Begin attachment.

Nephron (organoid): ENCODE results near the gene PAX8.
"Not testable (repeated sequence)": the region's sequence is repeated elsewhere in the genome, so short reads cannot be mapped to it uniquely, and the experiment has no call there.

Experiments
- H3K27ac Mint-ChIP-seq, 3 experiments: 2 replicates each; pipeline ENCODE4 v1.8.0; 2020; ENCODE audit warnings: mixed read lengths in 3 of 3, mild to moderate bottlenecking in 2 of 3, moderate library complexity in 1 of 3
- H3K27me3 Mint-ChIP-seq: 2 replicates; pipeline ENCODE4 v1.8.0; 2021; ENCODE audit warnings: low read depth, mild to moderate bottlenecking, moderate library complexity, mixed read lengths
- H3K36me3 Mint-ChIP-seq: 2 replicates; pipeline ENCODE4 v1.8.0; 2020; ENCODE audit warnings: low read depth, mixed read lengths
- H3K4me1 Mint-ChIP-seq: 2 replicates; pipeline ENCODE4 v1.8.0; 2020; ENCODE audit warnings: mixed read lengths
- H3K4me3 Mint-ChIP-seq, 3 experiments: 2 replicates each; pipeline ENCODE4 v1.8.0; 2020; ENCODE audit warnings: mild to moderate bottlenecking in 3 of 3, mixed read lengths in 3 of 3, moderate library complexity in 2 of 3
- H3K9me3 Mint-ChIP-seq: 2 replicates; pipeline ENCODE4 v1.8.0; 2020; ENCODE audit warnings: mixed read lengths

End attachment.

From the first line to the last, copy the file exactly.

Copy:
Nephron (organoid): ENCODE results near the gene PAX8.
"Not testable (repeated sequence)": the region's sequence is repeated elsewhere in the genome, so short reads cannot be mapped to it uniquely, and the experiment has no call there.

Experiments
- H3K27ac Mint-ChIP-seq, 3 experiments: 2 replicates each; pipeline ENCODE4 v1.8.0; 2020; ENCODE audit warnings: mixed read lengths in 3 of 3, mild to moderate bottlenecking in 2 of 3, moderate library complexity in 1 of 3
- H3K27me3 Mint-ChIP-seq: 2 replicates; pipeline ENCODE4 v1.8.0; 2021; ENCODE audit warnings: low read depth, mild to moderate bottlenecking, moderate library complexity, mixed read lengths
- H3K36me3 Mint-ChIP-seq: 2 replicates; pipeline ENCODE4 v1.8.0; 2020; ENCODE audit warnings: low read depth, mixed read lengths
- H3K4me1 Mint-ChIP-seq: 2 replicates; pipeline ENCODE4 v1.8.0; 2020; ENCODE audit warnings: mixed read lengths
- H3K4me3 Mint-ChIP-seq, 3 experiments: 2 replicates each; pipeline ENCODE4 v1.8.0; 2020; ENCODE audit warnings: mild to moderate bottlenecking in 3 of 3, mixed read lengths in 3 of 3, moderate library complexity in 2 of 3
- H3K9me3 Mint-ChIP-seq: 2 replicates; pipeline ENCODE4 v1.8.0; 2020; ENCODE audit warnings: mixed read lengths